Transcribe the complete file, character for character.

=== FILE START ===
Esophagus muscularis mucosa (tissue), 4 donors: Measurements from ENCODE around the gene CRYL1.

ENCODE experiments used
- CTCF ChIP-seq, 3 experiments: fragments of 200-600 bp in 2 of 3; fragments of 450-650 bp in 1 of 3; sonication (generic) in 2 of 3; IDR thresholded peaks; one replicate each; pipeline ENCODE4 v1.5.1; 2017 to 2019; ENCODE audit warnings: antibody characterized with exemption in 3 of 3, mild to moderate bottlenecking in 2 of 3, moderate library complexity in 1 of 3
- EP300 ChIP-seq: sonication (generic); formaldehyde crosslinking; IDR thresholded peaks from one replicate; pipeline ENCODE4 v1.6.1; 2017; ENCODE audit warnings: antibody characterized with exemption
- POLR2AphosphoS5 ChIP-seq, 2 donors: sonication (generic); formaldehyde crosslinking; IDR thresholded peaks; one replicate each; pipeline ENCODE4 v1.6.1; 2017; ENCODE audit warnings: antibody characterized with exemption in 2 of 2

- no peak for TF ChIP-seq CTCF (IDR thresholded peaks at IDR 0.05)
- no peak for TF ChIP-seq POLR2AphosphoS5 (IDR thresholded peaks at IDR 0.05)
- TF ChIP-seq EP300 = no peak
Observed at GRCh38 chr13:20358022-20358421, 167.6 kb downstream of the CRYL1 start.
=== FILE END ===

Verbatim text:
Esophagus muscularis mucosa (tissue), 4 donors: Measurements from ENCODE around the gene CRYL1.

ENCODE experiments used
- CTCF ChIP-seq, 3 experiments: fragments of 200-600 bp in 2 of 3; fragments of 450-650 bp in 1 of 3; sonication (generic) in 2 of 3; IDR thresholded peaks; one replicate each; pipeline ENCODE4 v1.5.1; 2017 to 2019; ENCODE audit warnings: antibody characterized with exemption in 3 of 3, mild to moderate bottlenecking in 2 of 3, moderate library complexity in 1 of 3
- EP300 ChIP-seq: sonication (generic); formaldehyde crosslinking; IDR thresholded peaks from one replicate; pipeline ENCODE4 v1.6.1; 2017; ENCODE audit warnings: antibody characterized with exemption
- POLR2AphosphoS5 ChIP-seq, 2 donors: sonication (generic); formaldehyde crosslinking; IDR thresholded peaks; one replicate each; pipeline ENCODE4 v1.6.1; 2017; ENCODE audit warnings: antibody characterized with exemption in 2 of 2

- no peak for TF ChIP-seq CTCF (IDR thresholded peaks at IDR 0.05)
- no peak for TF ChIP-seq POLR2AphosphoS5 (IDR thresholded peaks at IDR 0.05)
- TF ChIP-seq EP300 = no peak
Observed at GRCh38 chr13:20358022-20358421, 167.6 kb downstream of the CRYL1 start.